The water level of Tenterfield Dam continues to drop, despite input from the Shirley Park bore and minimal evaporation, coupled with low water consumption.
The dam level has dropped from 35 to 33 per cent in that past five weeks.
Tenterfield Shire Council 's chief executive Terry Dodds and Mayor Peter Petty issued a statement today to assure residents that council is harnessing a wide array of resources to fund an alternative water source.
A range of specialists -- including representatives from the Department of Industry-Water, Department of Health, Natural Resources Access Regulator, the Minister for Water, the Cross Border Commissioner/Regional Town Water Supply Coordinator, specialist hydro geologists, water drillers, and project engineers -- are working with council staff on fast-tracking a solution.
Mr Dodds said it is a race against time to find, extract, pump, and transport more water to the dam, in the absence of significant rain.
"Council has been in direct communication with many community members at multiple public events and continues to welcome suggestions, a number of which are being actively considered.
"During a couple of the more recent public meetings there were suggestions from some astute thinking community members that council would save on evaporation rates by pumping the Shirley Park bore water directly into the water filtration plant. Others in the wider community may have had the same idea.
"This would be a solution in normal circumstances. However, the bore water needs to be mixed, just like a 'shandy', prior to treatment by the water filtration plant, as the water from the bore alone is of low quality as it contains too much naturally occurring fluoride, molybdenum, alkalinity a calcium carbonate, and uranium."
He said the dilution ratio is vast, in the order of 400 kiloliters per day of bore water being added to approximately 450 megalitres of dam water, or one part bore water to 1125 parts dam water.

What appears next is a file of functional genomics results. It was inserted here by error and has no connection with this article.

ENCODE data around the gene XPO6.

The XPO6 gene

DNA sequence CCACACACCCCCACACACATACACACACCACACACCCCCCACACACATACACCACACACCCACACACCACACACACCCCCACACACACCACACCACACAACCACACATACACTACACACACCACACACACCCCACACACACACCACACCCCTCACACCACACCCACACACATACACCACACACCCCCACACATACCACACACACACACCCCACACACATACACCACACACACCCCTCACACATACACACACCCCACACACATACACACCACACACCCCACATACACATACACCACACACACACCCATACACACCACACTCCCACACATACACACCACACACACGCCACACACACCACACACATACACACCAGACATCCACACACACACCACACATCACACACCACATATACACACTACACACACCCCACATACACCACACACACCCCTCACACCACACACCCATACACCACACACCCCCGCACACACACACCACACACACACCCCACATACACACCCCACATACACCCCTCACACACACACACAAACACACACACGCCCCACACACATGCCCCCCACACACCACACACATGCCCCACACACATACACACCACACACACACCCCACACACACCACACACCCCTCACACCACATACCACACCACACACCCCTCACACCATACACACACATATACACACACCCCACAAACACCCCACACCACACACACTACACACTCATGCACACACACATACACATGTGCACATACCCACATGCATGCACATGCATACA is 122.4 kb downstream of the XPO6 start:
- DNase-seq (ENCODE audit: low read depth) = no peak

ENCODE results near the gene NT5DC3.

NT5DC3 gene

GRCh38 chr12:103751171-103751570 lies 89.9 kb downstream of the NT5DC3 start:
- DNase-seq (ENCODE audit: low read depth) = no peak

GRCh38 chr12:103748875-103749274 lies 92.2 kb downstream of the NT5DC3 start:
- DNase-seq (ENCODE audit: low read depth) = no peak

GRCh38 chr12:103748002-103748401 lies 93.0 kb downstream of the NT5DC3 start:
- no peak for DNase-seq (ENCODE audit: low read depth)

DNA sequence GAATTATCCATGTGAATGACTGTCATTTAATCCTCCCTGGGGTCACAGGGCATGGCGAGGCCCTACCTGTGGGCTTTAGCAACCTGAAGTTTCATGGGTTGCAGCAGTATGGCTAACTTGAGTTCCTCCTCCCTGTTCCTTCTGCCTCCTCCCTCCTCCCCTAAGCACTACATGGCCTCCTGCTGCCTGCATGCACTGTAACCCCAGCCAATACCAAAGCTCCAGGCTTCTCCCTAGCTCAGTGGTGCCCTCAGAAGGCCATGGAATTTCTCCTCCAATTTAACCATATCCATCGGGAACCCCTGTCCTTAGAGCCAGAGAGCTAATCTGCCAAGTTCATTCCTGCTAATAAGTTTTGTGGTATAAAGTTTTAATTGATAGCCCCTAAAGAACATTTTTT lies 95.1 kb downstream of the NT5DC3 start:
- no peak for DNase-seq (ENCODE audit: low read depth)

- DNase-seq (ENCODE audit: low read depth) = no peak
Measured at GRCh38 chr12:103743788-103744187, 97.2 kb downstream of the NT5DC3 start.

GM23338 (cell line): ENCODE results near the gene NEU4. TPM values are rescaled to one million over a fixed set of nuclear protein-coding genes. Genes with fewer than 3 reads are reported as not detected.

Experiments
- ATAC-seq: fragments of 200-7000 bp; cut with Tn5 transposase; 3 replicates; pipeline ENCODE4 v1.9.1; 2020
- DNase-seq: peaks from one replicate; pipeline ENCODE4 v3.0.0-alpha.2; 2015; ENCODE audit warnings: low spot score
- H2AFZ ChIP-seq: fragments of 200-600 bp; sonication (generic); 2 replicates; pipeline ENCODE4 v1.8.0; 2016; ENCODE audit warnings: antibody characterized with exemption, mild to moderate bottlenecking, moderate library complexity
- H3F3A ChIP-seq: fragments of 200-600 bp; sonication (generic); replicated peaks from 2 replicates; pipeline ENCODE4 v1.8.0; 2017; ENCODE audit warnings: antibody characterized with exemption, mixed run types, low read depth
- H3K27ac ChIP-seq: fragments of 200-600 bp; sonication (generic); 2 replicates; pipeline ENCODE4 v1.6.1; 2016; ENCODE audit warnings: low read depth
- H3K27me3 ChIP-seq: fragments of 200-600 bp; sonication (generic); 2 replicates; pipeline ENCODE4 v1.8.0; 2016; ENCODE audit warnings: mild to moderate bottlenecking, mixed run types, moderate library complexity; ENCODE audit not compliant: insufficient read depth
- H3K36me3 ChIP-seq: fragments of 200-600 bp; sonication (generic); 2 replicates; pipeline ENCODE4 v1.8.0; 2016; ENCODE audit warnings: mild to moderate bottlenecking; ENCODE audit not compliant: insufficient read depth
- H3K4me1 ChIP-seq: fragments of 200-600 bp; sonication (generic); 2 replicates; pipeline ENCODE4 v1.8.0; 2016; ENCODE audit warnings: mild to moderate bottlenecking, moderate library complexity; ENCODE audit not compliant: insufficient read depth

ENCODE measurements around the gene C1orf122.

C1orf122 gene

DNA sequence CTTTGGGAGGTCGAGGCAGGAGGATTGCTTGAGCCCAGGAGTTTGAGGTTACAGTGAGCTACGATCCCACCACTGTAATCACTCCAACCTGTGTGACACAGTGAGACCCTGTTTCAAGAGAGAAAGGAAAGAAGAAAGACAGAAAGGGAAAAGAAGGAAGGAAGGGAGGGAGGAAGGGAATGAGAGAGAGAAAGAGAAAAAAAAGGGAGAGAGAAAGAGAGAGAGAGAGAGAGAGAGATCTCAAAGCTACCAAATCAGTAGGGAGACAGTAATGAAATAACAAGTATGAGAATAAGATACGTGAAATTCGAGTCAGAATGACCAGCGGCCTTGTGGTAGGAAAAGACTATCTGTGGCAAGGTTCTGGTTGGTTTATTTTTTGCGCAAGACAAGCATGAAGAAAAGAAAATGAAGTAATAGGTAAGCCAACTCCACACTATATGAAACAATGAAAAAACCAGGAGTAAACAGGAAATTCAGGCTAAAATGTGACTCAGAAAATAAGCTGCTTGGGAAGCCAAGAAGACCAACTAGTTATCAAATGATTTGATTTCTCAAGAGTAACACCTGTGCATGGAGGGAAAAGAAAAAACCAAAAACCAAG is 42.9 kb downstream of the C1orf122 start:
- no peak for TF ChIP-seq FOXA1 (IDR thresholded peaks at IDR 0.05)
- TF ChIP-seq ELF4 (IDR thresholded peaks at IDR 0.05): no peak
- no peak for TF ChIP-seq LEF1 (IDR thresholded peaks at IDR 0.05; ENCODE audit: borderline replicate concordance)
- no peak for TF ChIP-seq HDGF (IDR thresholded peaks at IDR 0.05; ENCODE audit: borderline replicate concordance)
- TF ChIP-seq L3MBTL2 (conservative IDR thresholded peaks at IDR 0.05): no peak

"Although the mixing ratio in the dam from the entering Shirley Park bore water is enormous, council still tests exiting water from the water filtration plant and will continue to do so to ensure the water complies with the Australian Drinking Water Guidelines.
"Naturally, without rain, as the dam drops the dilution ratio's favourable influence will diminish which may mean we'll need to turn the bore off or add additional treatments, for example an ioniser."
He also addressed concerns about how the extra work will be funded, during a drought that is hurting many people and businesses. The emergency water augmentation works will cost around $3.2 million.
"Council hasn't the financial capacity to meet such an impost and is sincerely grateful to the Minister for Water, The Hon Melissa Pavey MP, the NSW Government and their Departmental staff for their assistance," Mr Dodds said.
"Mayor Peter Petty and I have been in almost daily contact with the Cross Border Commissioner/Regional Town Water Supply Coordinator regarding emergency funding and funding of the future stages.
"At this stage council has received part funding for the first stage, some $373,000, from the State Government."
Cr Petty moved to assure the community that council is doing everything possible to ensure the sustainability of the Tenterfield water supply.
"We are very aware that everybody is taking this matter very seriously and reducing their water consumption as far as possible," he said.
"Council is doing everything it can to ensure that we don't need to impact our community further."